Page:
We also tested a number of Apple accessories with the iPad, with predictably mixed results. The company’s Composite AV Cable and Component AV Cable worked to output video from the iPad to television sets, and also charged the iPad, albeit apparently at half speed. By comparison, the iPad Dock Connector to VGA Adapter offers no charging capability, and no audio out, but does connect to VGA cable-equipped monitors for output of videos and other apps with video-out capabilities. Apple’s Keynote allows you to output slideshows to a TV or monitor, use the iPad to control them, and even turns your finger into a laser pointer if you touch and hold down on the screen.


Apple’s iPod Radio Remote, the predecessor to the integrated FM radio tuner in the fifth-generation iPod nano, doesn’t work. Apple’s Nike + iPod Sensor—now supported by the iPod touch and iPhone 3GS—is not supported by the iPad, most likely because no one’s likely to carry this device on an arm or back while running. The iPod Camera Connector, a 2005 accessory developed to let color-screened iPod and iPod photo models download photos from digital cameras, doesn’t work at all. With the exception of headphones, it looks like new accessories will be needed across the board for the iPad.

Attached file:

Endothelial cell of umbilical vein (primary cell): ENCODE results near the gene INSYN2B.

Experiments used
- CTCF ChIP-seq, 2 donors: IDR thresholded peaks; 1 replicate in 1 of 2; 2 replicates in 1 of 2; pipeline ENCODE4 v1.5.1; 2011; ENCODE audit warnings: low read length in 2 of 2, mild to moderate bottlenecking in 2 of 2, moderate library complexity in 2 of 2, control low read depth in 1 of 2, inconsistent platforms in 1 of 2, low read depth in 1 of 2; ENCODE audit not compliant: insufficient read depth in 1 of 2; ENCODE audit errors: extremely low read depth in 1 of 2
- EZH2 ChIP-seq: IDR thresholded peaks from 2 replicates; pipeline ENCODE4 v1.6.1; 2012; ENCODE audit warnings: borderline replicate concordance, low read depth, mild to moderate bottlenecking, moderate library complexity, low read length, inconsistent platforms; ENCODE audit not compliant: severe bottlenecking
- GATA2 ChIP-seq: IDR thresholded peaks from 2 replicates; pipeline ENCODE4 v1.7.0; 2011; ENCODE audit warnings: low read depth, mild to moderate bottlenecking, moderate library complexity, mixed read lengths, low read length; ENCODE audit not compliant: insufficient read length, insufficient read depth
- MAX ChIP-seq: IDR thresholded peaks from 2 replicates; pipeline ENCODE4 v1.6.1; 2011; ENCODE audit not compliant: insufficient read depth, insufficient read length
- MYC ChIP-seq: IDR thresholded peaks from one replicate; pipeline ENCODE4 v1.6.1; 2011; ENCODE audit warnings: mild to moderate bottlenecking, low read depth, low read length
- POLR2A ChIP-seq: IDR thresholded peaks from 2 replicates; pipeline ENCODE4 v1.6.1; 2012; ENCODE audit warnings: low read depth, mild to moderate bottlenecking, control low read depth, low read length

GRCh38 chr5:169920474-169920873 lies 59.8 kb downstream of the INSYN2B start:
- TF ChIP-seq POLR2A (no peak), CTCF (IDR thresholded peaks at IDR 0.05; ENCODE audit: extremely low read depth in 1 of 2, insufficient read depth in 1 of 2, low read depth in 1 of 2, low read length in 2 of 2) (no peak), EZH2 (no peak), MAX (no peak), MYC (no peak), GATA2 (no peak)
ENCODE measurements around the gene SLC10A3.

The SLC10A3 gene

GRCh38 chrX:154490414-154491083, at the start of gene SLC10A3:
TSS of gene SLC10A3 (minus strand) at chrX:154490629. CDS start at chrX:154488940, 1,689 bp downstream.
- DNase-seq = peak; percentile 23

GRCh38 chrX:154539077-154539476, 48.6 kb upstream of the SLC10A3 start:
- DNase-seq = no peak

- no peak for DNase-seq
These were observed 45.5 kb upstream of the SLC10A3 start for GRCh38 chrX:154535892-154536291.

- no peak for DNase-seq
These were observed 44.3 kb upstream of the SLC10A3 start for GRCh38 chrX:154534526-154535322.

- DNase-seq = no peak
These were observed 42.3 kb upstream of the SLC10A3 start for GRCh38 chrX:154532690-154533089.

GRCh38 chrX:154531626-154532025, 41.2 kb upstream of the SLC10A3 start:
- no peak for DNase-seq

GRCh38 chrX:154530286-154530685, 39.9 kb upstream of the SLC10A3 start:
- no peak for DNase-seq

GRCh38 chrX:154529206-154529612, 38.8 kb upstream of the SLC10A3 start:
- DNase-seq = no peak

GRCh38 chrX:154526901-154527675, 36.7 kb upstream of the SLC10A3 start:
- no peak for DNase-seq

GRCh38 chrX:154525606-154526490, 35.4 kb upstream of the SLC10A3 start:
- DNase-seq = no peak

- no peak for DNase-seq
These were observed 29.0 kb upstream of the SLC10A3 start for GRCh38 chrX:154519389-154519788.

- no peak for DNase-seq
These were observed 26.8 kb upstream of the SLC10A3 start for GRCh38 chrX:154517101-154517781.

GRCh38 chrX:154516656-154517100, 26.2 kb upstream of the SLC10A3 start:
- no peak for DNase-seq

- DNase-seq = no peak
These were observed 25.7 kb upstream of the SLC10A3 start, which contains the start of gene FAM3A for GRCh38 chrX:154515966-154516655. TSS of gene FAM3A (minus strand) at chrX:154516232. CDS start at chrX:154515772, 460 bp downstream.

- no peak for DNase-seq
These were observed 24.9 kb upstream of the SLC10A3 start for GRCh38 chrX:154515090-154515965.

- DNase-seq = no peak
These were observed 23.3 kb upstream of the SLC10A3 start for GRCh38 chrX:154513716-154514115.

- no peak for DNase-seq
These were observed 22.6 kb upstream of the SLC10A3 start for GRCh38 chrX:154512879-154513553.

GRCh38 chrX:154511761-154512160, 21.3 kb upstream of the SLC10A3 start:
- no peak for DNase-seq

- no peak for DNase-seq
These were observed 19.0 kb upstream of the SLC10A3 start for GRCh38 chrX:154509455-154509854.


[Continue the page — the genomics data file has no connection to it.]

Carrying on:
Summary of Battery Performance Findings

Each of these summarized findings is discussed in greater detail in the appropriate hardware or application section above.

Web: 10 hours, 21 minutes on 50% brightness torture test.

Video: 11 hours, 34 minutes on 50% brightness, 50% volume with HD videos and Wi-Fi on; 11 hours, 43 minutes on same settings with SD videos; 13 hours, 22 minutes with SD videos and Wi-Fi off.

Audio: Approx. 6.25 continuous days on 50% volume, screen and equalizer off, through headphones.

Gaming: 8 hours, 33 minutes on 50% brightness, 50% volume with mix of 3-D HD and 2-D SD games.

Full Mixed Use Test: 8 hours, 59 minutes on auto-brightness, using Wi-Fi (802.11n) and all applications, including everything from video to web to games and productivity apps.

Recharging: Approximately 4 hours when used with included 10W USB Power Adapter, approximately 8-9 hours when connected to high-speed (1.2A) USB port, longer when connected to 0.5A USB port, no charging when connected to most past iPod/iPhone speakers and accessories.


Editors' Note: iLounge only reviews products in "final" form, but many companies now change their offerings - sometimes several times - after our reviews have been published. This iLounge article provides more information on this practice, known as revving.